This problem isn’t exclusive to Marvel movies (remember any of the Dark Knight girlfriends, if you can), or even superhero movies. But in a cinematic world built on the premise that every character could appear in subsequent films, why waste time with these useless love-interest roles? If you’re going to get an Oscar-nominated actress, make her character worthy of a solo film. Doctor Strange actually does accomplish this with most of its supporting characters. The Ancient One, a mysterious sorcerer played by Tilda Swinton (based on a male character in the comics); her star student Mordo, played by Chiwetel Ejiofor; and warrior-scholar Wong, played by Benedict Wong, are all compelling characters who arrive with intriguing backstories, strong personalities, and many unanswered questions that could provide fodder for subsequent films. McAdams’s character is the glaring exception, as she seems to exist only to be at the receiving end of Strange’s astral mansplaining.
McAdams deserves better, and Marvel can do better. All the studio needs to do is look to the comics for inspiration: Over the years, countless superhero girlfriends have evolved from uninspired love interests into characters worthy of their own fandoms. Take Jane Foster, so forgettable in the films and created by writer Stan Lee in 1962 to bring some romance to Thor’s life. In a 2014 comic, Jane picked up Mjolnir and became the Goddess of Thunder: the first female Thor. Yes, it took 50 years for the comics to get there — but that’s 50 years the films can build on. Christine Palmer too has been a Marvel comics character for decades, making her debut in the 1972 medical-drama series Night Nurse and reappearing as a nurse who treats the X-Men in a 2004 Nightcrawler series. There’s no reason a character who’s been hanging around the Marvel universe for over 40 years should be deprived of her own story in the films.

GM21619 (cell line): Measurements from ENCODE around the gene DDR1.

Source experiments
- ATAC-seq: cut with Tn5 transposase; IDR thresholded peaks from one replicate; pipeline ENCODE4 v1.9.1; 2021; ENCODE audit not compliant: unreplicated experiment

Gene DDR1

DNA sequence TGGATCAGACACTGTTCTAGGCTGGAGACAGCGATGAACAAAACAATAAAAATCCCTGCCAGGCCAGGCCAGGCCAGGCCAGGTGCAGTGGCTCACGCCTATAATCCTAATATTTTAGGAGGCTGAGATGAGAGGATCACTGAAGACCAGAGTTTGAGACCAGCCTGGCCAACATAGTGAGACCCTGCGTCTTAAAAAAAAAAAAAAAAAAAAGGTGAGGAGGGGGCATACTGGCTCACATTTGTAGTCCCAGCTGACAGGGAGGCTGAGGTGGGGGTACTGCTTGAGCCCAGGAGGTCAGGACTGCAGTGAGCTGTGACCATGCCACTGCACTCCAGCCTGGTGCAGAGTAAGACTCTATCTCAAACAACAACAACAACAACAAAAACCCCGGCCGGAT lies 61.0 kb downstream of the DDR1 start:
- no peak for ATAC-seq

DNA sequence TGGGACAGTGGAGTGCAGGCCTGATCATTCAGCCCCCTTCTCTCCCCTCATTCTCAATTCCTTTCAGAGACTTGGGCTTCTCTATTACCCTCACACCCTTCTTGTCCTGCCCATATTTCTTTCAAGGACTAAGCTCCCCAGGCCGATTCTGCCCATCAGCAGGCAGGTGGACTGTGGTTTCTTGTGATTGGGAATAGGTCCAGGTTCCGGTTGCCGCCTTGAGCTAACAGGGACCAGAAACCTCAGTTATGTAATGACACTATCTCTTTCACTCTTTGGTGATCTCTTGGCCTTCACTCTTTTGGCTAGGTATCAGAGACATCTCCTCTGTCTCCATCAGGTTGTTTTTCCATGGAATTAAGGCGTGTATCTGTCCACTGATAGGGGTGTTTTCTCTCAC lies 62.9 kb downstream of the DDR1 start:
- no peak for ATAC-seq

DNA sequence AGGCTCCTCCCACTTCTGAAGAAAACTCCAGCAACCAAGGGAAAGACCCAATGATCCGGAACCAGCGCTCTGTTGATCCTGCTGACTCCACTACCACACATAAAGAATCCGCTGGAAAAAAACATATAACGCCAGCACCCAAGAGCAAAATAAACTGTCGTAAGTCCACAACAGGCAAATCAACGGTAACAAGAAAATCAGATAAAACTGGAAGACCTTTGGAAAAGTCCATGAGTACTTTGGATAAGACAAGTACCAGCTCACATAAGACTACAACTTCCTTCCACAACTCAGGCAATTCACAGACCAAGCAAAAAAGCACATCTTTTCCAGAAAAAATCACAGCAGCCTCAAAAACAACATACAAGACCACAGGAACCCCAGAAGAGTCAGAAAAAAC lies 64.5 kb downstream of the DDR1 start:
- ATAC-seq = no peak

Hopefully, Doctor Strange marks the last time that a Marvel movie gives one of its highest-billed stars the generic “girl” role. For the most part, the state of women in the Marvel universe is looking up, with more women in hero roles than ever before: The Avengers have added Scarlet Witch (Elizabeth Olsen), the Guardians of the Galaxy have Gamora (Zoe Saldana), and the Wasp (Evangeline Lilly) will co-headline the next Ant-Man film. We don’t know much yet about the female characters of Black Panther, except that they’re warriors played by Lupita Nyong’o and The Walking Dead’s Danai Gurira, which seems to bode well. Of course, we still have Black Widow (Scarlett Johansson), an increasingly important and complex character in the Avengers storyline, who is long overdue for her own movie. And in 2019, Captain Marvel (Brie Larson) will become the first Marvel heroine to have her own solo film. Maybe, instead of waiting for Dr. Strange to come back to her, Christine Palmer could team up with one of these women in a future Marvel film. Maybe Jane Foster and Pepper Potts could join her, and they could fight bad guys with their unstoppable combo of business acumen, medical expertise, and astrophysics knowledge. If Marvel Studios can make a movie starring a talking raccoon and a tree, then surely they can find some richer parts for women.
Watch Benedict Cumberbatch talk about the magic in Doctor Strange: